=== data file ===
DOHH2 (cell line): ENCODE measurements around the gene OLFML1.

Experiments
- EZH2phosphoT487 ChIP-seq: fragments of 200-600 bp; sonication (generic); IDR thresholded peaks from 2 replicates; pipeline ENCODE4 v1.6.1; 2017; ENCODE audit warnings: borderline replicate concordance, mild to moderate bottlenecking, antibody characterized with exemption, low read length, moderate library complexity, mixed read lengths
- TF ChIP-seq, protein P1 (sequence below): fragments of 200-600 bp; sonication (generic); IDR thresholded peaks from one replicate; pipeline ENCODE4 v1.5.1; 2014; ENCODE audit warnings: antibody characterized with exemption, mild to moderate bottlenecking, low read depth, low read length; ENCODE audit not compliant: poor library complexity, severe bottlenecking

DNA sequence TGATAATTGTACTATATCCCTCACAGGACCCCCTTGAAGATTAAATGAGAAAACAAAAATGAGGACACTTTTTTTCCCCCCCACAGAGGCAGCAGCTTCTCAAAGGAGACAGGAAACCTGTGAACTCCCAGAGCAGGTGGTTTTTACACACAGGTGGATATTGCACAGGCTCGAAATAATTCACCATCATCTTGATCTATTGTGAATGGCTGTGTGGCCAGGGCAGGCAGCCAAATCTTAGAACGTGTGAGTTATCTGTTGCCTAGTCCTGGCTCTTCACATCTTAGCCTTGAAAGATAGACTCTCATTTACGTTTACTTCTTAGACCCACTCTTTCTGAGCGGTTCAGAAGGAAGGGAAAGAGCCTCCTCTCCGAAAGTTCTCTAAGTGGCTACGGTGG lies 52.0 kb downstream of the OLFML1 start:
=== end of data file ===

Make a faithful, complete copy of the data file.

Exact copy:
DOHH2 (cell line): ENCODE measurements around the gene OLFML1.

Experiments
- EZH2phosphoT487 ChIP-seq: fragments of 200-600 bp; sonication (generic); IDR thresholded peaks from 2 replicates; pipeline ENCODE4 v1.6.1; 2017; ENCODE audit warnings: borderline replicate concordance, mild to moderate bottlenecking, antibody characterized with exemption, low read length, moderate library complexity, mixed read lengths
- TF ChIP-seq, protein P1 (sequence below): fragments of 200-600 bp; sonication (generic); IDR thresholded peaks from one replicate; pipeline ENCODE4 v1.5.1; 2014; ENCODE audit warnings: antibody characterized with exemption, mild to moderate bottlenecking, low read depth, low read length; ENCODE audit not compliant: poor library complexity, severe bottlenecking

DNA sequence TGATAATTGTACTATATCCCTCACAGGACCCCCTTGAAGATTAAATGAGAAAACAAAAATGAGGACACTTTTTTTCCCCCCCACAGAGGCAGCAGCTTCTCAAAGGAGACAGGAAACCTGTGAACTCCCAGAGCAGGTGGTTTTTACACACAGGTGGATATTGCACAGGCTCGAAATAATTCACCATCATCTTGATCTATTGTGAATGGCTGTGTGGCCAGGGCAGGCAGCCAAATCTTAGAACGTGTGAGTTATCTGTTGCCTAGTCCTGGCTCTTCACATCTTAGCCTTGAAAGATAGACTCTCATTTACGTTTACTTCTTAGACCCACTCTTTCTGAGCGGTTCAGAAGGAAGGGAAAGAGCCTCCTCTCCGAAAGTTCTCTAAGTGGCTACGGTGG lies 52.0 kb downstream of the OLFML1 start: